Zurich's skies reverberated to the sound of flying robots on Friday night as science researchers attempted to win over public scepticism by meeting face-to-face.This content was published on September 29, 2007 - 10:30
Lake Zurich was the venue for a series of public scientific events as Switzerland took part in the Europe-wide Researchers' Night 2007, presenting the human face of white-coated scientists.
Flying robots were only one of the exhibits that also included health technology, genetics, nanotechnology, cosmic physics, information technology and energy projects such as the Swiss PAC Car that holds the world record for the distance travelled on a litre of fuel.
Passers-by were encouraged to take part in chemistry demonstrations, discover the positive impact science plays in their lives and simply chat to researchers about their work.
Friday was the third time the European Commission had organised the event but the first time Switzerland, in the shape of Zurich University and the Federal Institute of Technology, had participated.
Federal Institute spokesman Matthias Erzinger explained that it was all about building bridges between the public's admiration of science and concerns about its potential damage.
"For centuries society has been fascinated about science but at the same time people fear it," he told swissinfo. "A few years ago there were concerns about nuclear research and now about genetics because new things are considered dangerous."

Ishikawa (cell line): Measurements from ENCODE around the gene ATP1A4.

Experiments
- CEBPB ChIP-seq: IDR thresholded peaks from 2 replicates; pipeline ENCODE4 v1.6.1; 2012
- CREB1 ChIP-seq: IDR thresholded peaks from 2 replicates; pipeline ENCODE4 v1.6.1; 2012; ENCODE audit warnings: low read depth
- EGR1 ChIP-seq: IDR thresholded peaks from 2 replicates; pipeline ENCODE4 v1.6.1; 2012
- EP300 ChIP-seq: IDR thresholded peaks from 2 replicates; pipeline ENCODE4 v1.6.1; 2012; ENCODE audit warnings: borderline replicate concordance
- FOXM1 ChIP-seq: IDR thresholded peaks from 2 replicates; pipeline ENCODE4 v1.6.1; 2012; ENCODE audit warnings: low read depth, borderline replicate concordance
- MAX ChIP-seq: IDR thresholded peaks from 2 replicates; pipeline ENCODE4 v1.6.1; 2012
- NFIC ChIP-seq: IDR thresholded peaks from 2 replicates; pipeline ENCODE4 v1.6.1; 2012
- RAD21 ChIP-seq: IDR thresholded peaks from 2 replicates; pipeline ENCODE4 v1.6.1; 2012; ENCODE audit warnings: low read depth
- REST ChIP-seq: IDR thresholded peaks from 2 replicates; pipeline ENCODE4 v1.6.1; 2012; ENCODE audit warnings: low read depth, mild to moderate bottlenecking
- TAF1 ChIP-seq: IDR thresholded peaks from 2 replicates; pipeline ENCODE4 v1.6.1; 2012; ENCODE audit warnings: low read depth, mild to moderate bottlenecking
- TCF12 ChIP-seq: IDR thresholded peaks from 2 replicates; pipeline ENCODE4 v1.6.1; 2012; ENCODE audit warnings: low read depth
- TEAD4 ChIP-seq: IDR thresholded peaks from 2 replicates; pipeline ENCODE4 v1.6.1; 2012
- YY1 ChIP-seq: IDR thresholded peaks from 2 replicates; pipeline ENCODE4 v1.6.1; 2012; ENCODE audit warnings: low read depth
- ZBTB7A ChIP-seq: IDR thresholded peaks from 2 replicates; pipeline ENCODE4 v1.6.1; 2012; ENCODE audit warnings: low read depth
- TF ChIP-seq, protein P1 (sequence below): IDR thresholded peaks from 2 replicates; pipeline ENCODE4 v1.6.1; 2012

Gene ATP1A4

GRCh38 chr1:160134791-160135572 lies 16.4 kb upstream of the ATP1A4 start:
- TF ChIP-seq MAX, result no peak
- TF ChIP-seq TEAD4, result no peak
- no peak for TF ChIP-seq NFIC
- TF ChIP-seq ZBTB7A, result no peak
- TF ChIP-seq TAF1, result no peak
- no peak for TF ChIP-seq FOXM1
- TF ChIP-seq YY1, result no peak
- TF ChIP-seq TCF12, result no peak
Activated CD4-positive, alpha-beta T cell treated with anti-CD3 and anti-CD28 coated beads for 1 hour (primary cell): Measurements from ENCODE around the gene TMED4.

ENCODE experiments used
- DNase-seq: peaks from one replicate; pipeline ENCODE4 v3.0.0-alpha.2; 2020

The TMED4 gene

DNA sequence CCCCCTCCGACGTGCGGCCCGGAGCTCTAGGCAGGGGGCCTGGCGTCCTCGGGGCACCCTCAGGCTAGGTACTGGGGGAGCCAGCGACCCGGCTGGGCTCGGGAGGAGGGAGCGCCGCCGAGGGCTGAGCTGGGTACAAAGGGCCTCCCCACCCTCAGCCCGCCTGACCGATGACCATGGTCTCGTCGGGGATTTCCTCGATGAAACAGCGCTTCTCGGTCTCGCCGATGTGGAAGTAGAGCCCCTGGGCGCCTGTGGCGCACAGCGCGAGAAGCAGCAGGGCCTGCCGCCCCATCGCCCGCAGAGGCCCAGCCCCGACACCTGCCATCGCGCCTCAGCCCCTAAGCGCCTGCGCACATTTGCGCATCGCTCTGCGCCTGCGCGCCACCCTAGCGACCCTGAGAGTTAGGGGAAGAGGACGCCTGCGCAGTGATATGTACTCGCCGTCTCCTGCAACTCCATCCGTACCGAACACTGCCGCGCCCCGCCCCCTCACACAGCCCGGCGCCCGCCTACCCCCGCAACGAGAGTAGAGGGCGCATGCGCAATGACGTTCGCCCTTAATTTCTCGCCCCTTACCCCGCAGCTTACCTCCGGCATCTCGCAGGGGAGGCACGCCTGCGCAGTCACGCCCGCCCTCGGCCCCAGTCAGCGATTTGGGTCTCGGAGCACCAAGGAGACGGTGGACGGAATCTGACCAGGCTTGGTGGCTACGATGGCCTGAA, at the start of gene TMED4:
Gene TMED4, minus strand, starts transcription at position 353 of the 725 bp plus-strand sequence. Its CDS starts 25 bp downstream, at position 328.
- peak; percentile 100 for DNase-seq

"We want to show people what science means for their health and future well-being and to have direct contact between the public and researchers to show that they are normal people too."
Zurich science hotspot
The Federal Institute staged a similar event in Zurich called Worlds of Knowledge during its 150th anniversary celebrations two years ago. The success of that exhibition helped convince scientists to take part in the EC project this year.
Another reason behind the project was to strengthen connections between various scientific research branches in Europe. Switzerland is now fully integrated into the EU's science research network, allowing better communication and coordination with other European countries.
Erzinger believes that Zurich is now well positioned as one of the leading science centres in Europe because of the work done by the Federal Institute and the University of Zurich.
More and more international technology companies are setting up bases in the city thanks to the reputation of these two universities, he said.
"Zurich is now one of the biggest hotspots for science in the world. We have the IBM research laboratory, the European research laboratory of Microsoft and the Google research centre for Europe," Erzinger told swissinfo.
"We have a very strong cluster of private and educational institutions that generates a lot of potential, particularly in the fields of natural sciences and medicine."
swissinfo, Matthew Allen in Zurich
The third edition of the Europe-wide Researchers Night 2007 held in 150 cities in 29 countries, including Zurich, featured 40 different science projects.
It was organised by the European Commission as part of its 7th Framework Programme for Research and Development.
Organisers expected 250,000 visitors throughout Europe, compared with 109,000 last year.
The Swiss Federal Laboratories for Materials Testing and Research (EMPA), IBM Research Zurich and the Zurich Cantonal Bank ZKB also staged exhibitions during the Zurich Researchers' Night.
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